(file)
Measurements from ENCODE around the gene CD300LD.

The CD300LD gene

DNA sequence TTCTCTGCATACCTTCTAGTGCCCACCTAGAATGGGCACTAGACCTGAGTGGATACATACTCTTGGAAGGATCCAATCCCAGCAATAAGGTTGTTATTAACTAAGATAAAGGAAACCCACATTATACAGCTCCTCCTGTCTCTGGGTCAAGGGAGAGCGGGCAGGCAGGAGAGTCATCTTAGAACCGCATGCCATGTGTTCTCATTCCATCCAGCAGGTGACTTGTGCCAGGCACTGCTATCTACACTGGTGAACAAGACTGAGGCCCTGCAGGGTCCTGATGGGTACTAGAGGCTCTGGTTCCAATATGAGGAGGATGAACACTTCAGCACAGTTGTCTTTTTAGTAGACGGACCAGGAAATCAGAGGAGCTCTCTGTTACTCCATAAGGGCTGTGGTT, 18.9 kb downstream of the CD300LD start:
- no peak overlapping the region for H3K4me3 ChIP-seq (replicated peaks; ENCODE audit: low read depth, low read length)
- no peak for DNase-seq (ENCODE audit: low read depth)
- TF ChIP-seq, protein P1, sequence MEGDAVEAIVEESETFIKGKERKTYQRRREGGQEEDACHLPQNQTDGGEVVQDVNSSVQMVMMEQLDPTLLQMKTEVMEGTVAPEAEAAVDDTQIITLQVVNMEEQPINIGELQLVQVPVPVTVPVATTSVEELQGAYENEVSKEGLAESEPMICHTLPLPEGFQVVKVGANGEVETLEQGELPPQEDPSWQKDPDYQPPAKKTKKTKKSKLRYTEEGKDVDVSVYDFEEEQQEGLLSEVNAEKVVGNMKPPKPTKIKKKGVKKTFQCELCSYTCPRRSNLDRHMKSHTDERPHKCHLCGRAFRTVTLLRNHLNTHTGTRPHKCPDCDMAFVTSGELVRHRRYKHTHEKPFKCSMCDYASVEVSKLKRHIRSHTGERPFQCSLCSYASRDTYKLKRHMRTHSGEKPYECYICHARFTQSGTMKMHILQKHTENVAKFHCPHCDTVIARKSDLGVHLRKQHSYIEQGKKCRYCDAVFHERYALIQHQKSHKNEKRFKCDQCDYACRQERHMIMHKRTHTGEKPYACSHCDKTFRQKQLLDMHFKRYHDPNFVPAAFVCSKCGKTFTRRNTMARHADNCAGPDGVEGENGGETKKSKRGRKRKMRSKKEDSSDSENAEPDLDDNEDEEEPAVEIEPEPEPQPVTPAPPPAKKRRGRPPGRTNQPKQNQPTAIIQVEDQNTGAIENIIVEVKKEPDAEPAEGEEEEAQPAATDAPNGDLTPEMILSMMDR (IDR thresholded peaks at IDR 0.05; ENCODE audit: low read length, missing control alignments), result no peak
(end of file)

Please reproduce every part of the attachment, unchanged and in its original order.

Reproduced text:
Measurements from ENCODE around the gene CD300LD.

The CD300LD gene

DNA sequence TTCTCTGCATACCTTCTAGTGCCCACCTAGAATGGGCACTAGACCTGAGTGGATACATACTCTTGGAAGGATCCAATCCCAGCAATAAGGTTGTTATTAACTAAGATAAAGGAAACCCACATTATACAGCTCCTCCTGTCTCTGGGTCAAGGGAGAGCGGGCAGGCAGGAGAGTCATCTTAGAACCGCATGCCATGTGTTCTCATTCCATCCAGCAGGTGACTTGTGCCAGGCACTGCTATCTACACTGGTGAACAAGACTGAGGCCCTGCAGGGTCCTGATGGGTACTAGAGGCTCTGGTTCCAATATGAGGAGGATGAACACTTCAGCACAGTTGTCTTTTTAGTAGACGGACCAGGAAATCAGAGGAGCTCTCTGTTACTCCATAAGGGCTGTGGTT, 18.9 kb downstream of the CD300LD start:
- no peak overlapping the region for H3K4me3 ChIP-seq (replicated peaks; ENCODE audit: low read depth, low read length)
- no peak for DNase-seq (ENCODE audit: low read depth)
- TF ChIP-seq, protein P1, sequence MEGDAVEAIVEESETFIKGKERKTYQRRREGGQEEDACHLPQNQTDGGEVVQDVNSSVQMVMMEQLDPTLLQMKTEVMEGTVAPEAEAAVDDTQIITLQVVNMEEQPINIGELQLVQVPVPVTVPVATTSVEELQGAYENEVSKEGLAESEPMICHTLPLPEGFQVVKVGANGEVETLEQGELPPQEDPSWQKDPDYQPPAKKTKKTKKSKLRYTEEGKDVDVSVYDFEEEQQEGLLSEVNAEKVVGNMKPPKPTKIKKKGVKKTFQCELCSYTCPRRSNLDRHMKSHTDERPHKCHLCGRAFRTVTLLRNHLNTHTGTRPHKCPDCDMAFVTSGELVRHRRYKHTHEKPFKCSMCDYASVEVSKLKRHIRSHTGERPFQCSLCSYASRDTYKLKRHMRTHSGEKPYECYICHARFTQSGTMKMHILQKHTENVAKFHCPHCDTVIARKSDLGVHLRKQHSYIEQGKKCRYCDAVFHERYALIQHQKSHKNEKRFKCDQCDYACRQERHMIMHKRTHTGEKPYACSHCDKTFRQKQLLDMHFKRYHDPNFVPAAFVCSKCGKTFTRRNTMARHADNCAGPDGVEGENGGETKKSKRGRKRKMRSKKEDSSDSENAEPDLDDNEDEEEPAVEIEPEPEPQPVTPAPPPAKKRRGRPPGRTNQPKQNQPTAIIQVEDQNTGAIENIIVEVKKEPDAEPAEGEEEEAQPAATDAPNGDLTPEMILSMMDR (IDR thresholded peaks at IDR 0.05; ENCODE audit: low read length, missing control alignments), result no peak